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Researchers at the Next Generation Air Transportation Center at N.C. State University are on the cutting edge of research on drones, or unmanned aircraft .

Drone technology has been explored in recent years for a wide range of commercial and military applications.

“We’re going to see commercial opportunities (for drones) exploding in the next three to five years, with everything from aerial surveys, package delivery ... emergency management (and a) broader area of awareness of what’s going on in the next five years,” said Kyle Snyder, director of the NGAT Center.

Snyder said NCSU is the only UNC-system school working on drone technology, but researchers at other schools are contributing.

He said Elizabeth City State University, UNC-Charlotte, N.C. State Agricultural & Technical University and the computer science department of UNC-Chapel Hill are all collaborating with NCSU in developing projects regarding drones.

Snyder said he thinks drone technology will help the state economically.

“I think you can expect to see lots of jobs, lots of activity, lots of flying, lots of new markets being created,” he said.

He said NGAT is the only entity approved by the state chief information officer to conduct drone research.

But some are also raising privacy and safety concerns surrounding drone use.

Sarah Preston, policy director for the state chapter of the American Civil Liberties Union, said the challenges of regulating drone-focused legislation will be substantial.

“I think it’s a pretty complicated issue, and there are going to be both public, governmental uses as well as private uses that are going to have to be regulated appropriately,” she said. “So I think from the perspective of advancing the use of drones, the biggest problem is going to just be figuring out the best way of regulating both private and public uses.”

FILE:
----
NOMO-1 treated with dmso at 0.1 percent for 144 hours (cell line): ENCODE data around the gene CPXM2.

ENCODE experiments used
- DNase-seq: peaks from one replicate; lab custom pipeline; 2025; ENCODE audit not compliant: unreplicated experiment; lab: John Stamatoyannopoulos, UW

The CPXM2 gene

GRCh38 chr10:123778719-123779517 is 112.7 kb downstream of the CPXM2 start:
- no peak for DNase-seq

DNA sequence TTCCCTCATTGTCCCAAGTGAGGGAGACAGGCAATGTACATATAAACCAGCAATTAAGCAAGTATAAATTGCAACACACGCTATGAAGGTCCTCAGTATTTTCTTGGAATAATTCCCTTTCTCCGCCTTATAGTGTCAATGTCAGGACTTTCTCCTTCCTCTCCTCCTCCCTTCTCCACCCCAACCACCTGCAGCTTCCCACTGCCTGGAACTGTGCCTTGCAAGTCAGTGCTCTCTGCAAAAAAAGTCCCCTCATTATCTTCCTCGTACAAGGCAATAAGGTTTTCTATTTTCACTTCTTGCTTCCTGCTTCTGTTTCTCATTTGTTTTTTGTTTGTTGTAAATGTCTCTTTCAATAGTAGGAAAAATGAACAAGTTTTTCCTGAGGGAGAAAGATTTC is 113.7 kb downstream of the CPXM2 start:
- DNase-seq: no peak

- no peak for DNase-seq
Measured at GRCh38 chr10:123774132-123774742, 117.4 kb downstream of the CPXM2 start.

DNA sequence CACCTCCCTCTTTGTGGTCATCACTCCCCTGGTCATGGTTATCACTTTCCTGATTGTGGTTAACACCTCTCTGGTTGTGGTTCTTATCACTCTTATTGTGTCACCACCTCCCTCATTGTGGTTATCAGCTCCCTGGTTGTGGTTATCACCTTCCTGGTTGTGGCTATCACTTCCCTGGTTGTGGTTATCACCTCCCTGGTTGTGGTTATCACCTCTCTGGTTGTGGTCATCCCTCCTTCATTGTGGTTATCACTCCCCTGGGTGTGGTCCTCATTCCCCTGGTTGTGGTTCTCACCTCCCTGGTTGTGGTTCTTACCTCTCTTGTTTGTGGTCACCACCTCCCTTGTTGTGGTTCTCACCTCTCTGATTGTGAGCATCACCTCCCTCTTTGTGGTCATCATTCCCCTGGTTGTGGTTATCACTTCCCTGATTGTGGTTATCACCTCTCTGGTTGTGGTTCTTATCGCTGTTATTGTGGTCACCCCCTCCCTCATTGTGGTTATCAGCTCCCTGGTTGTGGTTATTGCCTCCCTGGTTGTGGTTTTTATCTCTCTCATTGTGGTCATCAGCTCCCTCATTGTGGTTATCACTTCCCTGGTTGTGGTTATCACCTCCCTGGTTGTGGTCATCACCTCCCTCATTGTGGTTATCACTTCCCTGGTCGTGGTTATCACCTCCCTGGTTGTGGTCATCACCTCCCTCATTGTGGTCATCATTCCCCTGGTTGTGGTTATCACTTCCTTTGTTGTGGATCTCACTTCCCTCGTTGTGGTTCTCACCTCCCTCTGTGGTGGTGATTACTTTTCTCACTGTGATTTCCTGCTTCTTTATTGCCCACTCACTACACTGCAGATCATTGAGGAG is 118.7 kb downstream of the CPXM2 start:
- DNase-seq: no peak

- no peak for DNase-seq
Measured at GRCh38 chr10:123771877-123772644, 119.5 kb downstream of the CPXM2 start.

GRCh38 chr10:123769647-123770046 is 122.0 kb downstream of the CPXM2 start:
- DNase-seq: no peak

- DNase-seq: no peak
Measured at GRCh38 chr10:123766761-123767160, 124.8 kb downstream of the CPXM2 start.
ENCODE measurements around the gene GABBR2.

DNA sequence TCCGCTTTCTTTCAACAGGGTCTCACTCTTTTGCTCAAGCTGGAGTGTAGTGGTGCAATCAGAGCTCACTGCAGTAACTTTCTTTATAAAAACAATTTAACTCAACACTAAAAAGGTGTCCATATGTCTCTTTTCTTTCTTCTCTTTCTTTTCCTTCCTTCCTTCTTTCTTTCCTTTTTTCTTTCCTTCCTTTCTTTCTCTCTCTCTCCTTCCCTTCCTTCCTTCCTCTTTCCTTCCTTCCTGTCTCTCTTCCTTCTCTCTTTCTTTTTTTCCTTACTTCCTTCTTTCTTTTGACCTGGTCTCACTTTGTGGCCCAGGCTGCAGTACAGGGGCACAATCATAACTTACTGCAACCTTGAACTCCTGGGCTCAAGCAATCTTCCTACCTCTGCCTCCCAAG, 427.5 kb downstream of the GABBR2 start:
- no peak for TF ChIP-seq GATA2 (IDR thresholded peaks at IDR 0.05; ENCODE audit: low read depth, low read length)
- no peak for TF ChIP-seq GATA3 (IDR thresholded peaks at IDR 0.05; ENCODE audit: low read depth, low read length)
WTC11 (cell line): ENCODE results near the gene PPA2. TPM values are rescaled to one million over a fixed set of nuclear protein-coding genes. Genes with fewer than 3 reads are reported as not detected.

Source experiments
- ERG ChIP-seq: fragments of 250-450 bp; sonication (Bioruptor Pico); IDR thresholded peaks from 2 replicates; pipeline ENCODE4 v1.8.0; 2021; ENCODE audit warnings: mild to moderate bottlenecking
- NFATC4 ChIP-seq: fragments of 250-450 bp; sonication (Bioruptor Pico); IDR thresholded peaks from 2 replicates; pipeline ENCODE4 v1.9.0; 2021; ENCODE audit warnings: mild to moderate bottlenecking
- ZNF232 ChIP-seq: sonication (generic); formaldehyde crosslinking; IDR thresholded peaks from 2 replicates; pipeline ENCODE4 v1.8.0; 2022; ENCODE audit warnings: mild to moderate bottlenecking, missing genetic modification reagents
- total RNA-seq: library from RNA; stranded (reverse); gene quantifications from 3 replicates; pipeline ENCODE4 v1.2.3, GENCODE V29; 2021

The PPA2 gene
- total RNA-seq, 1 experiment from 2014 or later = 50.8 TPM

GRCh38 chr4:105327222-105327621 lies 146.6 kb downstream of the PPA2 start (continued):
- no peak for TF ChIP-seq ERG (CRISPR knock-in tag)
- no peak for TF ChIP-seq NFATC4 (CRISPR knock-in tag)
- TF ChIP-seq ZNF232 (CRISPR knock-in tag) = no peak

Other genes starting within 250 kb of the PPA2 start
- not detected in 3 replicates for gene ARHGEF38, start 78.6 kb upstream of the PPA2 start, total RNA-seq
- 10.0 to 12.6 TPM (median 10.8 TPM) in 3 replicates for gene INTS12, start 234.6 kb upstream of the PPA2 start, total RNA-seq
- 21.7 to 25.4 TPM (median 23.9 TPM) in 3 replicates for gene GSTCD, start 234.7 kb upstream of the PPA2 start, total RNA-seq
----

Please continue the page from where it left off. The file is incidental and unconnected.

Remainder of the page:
Preston said the ACLU is primarily concerned with governmental use of drones.

“We are concerned about privacy interests so we’ve been advocating for protections of privacy, basically requiring law enforcement to get a warrant if they’re going to conduct surveillance — using the drones — of citizens or property, privately owned property,” she said.

Preston said the only policies regulating drone use come from the Federal Aviation Administration, but that state legislators are working to develop further guidelines.

N.C. Rep. Carl Ford, R-Cabarrus, who serves on the N.C. House Committee on Unmanned Aircraft Systems, said privacy and safety issues are the main focus of the state’s potential legislation on drones.

“We want to make sure people’s privacy is protected without a doubt,” he said.

Ford said most of the framework for privacy protection already exists in the state’s laws and will be considered in future legislation.

“No one can look in your window, no one can fly over your home and photograph it now unless they’ve got the proper permits and everything on it for the counties or whatever, or as property taxes go,” he said.

Ford also said he expects drone use to increase significantly in the next decade.

“I think it has the potential to just explode,” he said.

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He said there could be 30,000 drones in the state in the next five to eight years.

Ford said the reaction of the public to the House committee has been mixed.

“Everyone’s always afraid, including me, of technology,” he said. “But most of the time everything seems to work out. We just have to do it in the right fashion.”